Fairfax cuts to the quick

Fairfax's savage restructuring and job cuts are, however unpleasant for those involved, its last chance to save the metro mastheads after years of doing nothing.

The radical, brutal restructuring of Fairfax Media’s metropolitan mastheads that was unveiled today is an inevitable and unavoidable, and belated, acceptance of the new media realities. It’s also Fairfax’s last desperate chance of saving two once-great Australian mastheads.

For more than a decade a debate has raged within Fairfax, and other print media businesses, about the relationship between the legacy print businesses and their emerging digital alter egos, with successive managements unable to bring themselves to cannibalise their legacy revenues and profits despite understanding that their days would eventually be numbered.

So they watched, frozen into inaction by an unwillingness to sacrifice profits today for a future, as new digital-only verticals like Seek and Carsales emerged to divert those once-fabulous rivers of gold Fairfax boasted because of its historic dominance of print classifieds.

As Andrew Jaspan writes today (Get ready for a Rinehart-led Fairfax, June 18) the only strategy adopted by successive managements in response to the inexorable decline in print revenues was to cut costs, a strategy that by itself was a slow but certain route to oblivion.

The first indication that Fairfax had finally recognised that it had dithered too long came with last year’s appointment of Greg Hywood as chief executive, the first Fairfax chief executive with a working media background in living memory.

While Hywood, managing in the midst of a steep downturn in the advertising market, has overseen even more of the cost-cutting of his predecessors it has been obvious that he understood and accepted the new realities of the digital media age better than those predecessors and has been acting with increasing urgency to develop a model with a better chance of survival.

The restructuring and the 1900 Fairfax job losses he announced today is, however unpleasant for those involved, his last chance to save the metro mastheads, if not their print versions.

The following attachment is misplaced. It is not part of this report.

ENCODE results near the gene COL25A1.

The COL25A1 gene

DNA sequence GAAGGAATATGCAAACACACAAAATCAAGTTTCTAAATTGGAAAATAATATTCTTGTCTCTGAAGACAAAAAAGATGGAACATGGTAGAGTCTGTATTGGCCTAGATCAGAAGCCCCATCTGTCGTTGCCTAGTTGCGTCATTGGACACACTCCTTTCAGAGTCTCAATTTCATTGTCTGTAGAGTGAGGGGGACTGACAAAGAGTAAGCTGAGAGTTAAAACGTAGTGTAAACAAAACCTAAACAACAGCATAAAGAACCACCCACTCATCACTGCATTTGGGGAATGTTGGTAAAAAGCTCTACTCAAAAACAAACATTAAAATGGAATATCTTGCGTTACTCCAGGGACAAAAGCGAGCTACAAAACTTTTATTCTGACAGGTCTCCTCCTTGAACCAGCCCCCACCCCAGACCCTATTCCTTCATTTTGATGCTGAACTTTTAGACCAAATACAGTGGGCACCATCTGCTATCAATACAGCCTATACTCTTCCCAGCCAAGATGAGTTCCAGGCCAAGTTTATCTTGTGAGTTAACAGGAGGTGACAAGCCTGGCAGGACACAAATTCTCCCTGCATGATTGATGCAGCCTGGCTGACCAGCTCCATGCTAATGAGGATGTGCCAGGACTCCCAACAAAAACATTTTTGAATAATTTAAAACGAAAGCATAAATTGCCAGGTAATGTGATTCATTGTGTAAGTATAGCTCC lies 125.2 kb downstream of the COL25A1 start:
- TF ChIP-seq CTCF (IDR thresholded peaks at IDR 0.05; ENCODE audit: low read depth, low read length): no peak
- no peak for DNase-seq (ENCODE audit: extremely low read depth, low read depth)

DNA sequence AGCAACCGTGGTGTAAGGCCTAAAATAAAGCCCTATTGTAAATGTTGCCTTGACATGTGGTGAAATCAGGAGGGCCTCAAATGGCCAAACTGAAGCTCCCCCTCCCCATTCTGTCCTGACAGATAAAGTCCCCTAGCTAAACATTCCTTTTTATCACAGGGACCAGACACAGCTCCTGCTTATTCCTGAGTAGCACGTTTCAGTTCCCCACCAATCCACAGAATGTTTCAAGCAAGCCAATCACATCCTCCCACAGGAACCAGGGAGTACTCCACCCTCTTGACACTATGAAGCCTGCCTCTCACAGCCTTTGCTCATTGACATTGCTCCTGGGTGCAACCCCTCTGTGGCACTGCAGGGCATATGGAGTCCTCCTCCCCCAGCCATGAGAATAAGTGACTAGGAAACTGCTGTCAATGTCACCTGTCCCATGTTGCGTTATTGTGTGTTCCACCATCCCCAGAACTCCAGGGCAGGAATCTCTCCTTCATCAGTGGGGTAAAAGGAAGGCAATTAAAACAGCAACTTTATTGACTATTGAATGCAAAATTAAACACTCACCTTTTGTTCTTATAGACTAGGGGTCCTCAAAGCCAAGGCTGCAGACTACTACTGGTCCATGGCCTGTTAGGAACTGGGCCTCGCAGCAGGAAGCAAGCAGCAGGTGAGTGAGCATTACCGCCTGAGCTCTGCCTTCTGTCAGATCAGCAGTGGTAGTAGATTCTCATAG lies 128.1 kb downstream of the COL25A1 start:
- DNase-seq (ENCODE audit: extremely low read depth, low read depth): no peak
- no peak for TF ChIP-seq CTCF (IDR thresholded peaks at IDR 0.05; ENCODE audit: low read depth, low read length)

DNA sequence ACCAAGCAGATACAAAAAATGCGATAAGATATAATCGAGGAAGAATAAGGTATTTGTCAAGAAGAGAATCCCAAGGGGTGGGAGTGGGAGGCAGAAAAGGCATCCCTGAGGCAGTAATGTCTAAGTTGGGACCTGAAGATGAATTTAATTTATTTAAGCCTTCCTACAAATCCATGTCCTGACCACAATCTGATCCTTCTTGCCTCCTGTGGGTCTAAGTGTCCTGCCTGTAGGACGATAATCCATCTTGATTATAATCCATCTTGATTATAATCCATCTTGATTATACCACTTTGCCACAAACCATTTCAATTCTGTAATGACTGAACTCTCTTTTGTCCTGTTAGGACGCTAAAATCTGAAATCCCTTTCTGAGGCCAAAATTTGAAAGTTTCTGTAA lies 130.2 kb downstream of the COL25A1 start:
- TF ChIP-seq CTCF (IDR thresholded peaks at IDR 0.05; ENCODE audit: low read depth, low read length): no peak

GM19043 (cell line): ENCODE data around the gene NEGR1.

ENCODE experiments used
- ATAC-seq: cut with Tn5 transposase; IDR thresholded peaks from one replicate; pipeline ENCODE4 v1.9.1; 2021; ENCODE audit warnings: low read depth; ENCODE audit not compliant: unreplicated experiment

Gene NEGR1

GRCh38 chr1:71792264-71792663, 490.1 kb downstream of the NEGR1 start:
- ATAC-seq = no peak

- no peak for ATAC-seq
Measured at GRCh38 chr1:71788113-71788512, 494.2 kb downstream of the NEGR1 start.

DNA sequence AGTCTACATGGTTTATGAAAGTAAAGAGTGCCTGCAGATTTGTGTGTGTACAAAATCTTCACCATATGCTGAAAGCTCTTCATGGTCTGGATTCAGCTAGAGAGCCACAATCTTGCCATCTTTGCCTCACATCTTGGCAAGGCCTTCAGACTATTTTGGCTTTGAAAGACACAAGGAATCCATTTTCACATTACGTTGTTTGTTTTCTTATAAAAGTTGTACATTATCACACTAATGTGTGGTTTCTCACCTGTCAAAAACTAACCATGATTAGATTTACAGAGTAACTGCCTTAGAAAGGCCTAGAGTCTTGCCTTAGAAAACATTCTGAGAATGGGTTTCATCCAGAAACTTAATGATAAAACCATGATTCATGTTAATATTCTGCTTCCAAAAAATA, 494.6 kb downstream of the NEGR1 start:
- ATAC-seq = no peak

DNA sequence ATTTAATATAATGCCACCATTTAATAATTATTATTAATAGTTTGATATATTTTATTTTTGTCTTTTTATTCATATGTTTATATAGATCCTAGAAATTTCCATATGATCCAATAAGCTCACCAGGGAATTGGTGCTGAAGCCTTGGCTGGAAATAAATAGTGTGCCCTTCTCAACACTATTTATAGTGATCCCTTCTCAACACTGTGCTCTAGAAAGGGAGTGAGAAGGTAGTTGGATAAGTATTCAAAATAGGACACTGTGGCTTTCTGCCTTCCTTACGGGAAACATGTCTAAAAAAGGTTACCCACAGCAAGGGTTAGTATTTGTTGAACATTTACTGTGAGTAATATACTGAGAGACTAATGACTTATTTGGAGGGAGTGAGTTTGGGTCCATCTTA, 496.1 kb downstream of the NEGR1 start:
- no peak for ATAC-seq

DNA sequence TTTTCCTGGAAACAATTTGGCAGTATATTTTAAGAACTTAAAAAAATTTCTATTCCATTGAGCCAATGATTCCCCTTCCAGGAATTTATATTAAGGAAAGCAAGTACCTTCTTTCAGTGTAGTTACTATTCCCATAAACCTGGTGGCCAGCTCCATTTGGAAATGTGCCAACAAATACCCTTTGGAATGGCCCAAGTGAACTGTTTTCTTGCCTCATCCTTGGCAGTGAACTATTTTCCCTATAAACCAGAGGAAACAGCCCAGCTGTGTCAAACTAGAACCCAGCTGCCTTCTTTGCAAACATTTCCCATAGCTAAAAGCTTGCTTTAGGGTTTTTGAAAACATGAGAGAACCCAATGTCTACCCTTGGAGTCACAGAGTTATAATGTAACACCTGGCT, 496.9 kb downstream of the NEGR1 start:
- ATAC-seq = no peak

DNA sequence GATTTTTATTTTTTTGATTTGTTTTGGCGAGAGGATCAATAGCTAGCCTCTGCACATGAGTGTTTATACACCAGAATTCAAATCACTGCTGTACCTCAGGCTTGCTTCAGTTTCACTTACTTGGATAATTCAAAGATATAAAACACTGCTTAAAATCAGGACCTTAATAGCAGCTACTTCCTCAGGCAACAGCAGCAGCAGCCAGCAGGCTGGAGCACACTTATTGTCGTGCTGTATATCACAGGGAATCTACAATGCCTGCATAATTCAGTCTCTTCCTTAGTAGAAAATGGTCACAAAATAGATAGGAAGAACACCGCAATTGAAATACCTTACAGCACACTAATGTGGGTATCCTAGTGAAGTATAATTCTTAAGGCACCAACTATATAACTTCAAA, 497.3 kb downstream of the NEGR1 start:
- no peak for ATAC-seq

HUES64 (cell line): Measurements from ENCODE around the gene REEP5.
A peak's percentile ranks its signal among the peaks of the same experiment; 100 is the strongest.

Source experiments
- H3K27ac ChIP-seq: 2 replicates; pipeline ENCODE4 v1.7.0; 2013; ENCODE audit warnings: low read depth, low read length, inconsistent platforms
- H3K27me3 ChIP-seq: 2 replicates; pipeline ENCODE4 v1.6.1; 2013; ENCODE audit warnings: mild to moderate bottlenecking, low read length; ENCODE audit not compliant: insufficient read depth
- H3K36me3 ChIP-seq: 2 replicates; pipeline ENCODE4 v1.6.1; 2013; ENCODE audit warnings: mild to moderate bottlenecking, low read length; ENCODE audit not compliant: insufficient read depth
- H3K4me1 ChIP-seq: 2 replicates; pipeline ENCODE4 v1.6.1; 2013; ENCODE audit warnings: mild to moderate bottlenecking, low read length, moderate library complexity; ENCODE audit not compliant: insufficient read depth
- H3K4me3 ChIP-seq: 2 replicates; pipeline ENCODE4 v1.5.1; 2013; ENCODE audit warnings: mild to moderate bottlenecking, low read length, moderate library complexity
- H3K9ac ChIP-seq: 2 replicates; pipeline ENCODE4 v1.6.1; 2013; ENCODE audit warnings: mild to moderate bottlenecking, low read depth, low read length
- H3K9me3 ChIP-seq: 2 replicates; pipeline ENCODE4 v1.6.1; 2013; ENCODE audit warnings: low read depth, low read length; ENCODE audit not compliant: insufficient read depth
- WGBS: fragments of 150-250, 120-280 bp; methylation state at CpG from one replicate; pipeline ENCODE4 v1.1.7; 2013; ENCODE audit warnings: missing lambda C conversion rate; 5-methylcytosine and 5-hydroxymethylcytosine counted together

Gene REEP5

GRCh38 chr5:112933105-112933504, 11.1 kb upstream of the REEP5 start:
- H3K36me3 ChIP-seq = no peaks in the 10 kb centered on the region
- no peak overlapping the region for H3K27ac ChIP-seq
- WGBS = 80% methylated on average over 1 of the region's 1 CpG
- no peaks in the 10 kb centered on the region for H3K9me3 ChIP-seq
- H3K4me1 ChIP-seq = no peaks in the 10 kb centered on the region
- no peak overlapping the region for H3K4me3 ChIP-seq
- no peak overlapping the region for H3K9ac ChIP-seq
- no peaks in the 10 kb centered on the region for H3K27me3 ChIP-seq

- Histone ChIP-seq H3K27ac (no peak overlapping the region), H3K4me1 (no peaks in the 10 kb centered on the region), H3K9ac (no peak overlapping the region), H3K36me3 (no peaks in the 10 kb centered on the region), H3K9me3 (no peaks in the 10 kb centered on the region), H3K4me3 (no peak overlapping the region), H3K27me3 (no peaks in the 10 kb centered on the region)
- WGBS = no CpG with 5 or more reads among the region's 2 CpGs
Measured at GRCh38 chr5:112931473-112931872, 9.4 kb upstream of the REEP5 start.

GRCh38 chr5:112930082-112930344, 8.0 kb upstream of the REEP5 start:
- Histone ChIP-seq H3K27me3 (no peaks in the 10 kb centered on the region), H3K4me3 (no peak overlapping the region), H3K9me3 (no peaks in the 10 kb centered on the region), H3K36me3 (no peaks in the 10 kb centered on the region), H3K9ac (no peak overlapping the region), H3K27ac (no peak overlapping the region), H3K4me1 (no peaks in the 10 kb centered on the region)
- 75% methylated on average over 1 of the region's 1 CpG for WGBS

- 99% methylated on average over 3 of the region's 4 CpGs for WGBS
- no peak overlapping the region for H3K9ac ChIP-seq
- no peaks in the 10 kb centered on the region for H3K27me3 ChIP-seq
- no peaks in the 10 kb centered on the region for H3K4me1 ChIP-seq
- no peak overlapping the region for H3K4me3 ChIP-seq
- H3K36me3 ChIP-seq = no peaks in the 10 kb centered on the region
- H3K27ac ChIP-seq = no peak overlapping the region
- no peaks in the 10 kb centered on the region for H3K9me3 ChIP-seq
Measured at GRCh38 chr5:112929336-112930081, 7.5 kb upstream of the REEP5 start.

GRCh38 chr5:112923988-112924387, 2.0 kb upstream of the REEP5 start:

With the two big metros – The Sydney Morning Herald and The Age – said to be losing money, their revenue bases now in steady structural decline and Gina Rinehart exerting increasing pressure on the Fairfax board, there were no incremental responses to the predicament Fairfax faces.

Fairfax isn’t alone – News Ltd is expected to announce something equally radical imminently and other newspapers groups around the world face the same and equally urgent existential questions – but the implosion in its revenue base and share price has been so substantial and destabilising that urgent and dramatic action was required to give the group any chance of survival.

With less than a quarter of its metro mastheads’ audience now accessing its content through print editions, and that proportion shrinking, Hywood has come to the only conclusion available. Fairfax has to prepare itself for a digital-only future, despite the uncertain economics of digital-only publishing.

Closing the main printing plants at Chullora and Tullamarine and using the group’s regional printing plants to produce the main mastheads is a logical consequence of that conclusion. Smaller, tabloid, formats for the metros and shifting to an increasingly national editorial model is another, as is the "digital first" editorial model the group will adopt.

Having accepted that its only hope of a future lies in digital platforms, the decision to introduce a subscription model to what have been free sites was also inevitable if Fairfax is to monetise its digital audiences.

Sensibly, Fairfax will pursue the metered model that appears to be working reasonably well for The New York Times, rather than a solid paywall, in an attempt to maintain as much of its digital audiences and advertising revenues as it can while also garnering subscription revenues.

Fairfax is already engaged in a cost-reduction plan that targeted $170 million of savings by 2015. The new plan, it says, will produce total annualised savings of $235 million by June 2015, $215 million of them by June 2014. One-off net costs will be about $248 million, assuming the sale of the Chullora and Tullamarine sites yield at least $65 million.

With those costs, and a review of the value of the metro mastheads that will inevitably result in significant impairments, the Fairfax balance sheet and cash position would be under pressure, which explains why it also announced a sale of 15 per cent of its successful digital auction business, Trade Me, for $160 million. Fairfax will still hold 51 per cent of Trade Me. It may yet have to extract more cash from that asset.

There were no obvious alternatives for Fairfax. With around $500 million of legacy revenues within the metro business it couldn’t jump straight into a pure digital model but it did need to create the foundations – in structure, costs, staffing and work practices – for the inevitable moment when that occurs.

There are, however, no guarantees that Fairfax can manage that transition seamlessly or, even if it does, that a digital-only model would be economic. The only certainty is that, without dramatic change, however traumatic and painful, the metros have a bleak and probably very short-lived future.

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